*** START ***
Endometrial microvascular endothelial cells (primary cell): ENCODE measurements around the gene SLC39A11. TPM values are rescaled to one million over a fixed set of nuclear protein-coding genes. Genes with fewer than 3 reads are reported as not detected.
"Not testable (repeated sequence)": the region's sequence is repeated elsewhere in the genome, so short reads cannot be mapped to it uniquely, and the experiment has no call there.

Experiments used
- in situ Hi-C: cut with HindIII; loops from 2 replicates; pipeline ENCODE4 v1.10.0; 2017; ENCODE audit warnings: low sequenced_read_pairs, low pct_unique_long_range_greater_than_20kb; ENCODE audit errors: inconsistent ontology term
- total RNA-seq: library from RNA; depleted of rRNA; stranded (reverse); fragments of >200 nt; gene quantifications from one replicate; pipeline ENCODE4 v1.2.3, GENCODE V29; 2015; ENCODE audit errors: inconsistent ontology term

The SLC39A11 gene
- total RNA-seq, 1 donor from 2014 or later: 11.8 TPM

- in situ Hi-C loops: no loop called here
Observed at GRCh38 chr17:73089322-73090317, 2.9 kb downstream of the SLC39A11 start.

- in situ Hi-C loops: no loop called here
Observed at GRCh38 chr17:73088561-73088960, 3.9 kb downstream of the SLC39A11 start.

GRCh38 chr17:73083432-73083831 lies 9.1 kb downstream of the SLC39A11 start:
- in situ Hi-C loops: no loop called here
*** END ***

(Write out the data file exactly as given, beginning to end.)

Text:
Endometrial microvascular endothelial cells (primary cell): ENCODE measurements around the gene SLC39A11. TPM values are rescaled to one million over a fixed set of nuclear protein-coding genes. Genes with fewer than 3 reads are reported as not detected.
"Not testable (repeated sequence)": the region's sequence is repeated elsewhere in the genome, so short reads cannot be mapped to it uniquely, and the experiment has no call there.

Experiments used
- in situ Hi-C: cut with HindIII; loops from 2 replicates; pipeline ENCODE4 v1.10.0; 2017; ENCODE audit warnings: low sequenced_read_pairs, low pct_unique_long_range_greater_than_20kb; ENCODE audit errors: inconsistent ontology term
- total RNA-seq: library from RNA; depleted of rRNA; stranded (reverse); fragments of >200 nt; gene quantifications from one replicate; pipeline ENCODE4 v1.2.3, GENCODE V29; 2015; ENCODE audit errors: inconsistent ontology term

The SLC39A11 gene
- total RNA-seq, 1 donor from 2014 or later: 11.8 TPM

- in situ Hi-C loops: no loop called here
Observed at GRCh38 chr17:73089322-73090317, 2.9 kb downstream of the SLC39A11 start.

- in situ Hi-C loops: no loop called here
Observed at GRCh38 chr17:73088561-73088960, 3.9 kb downstream of the SLC39A11 start.

GRCh38 chr17:73083432-73083831 lies 9.1 kb downstream of the SLC39A11 start:
- in situ Hi-C loops: no loop called here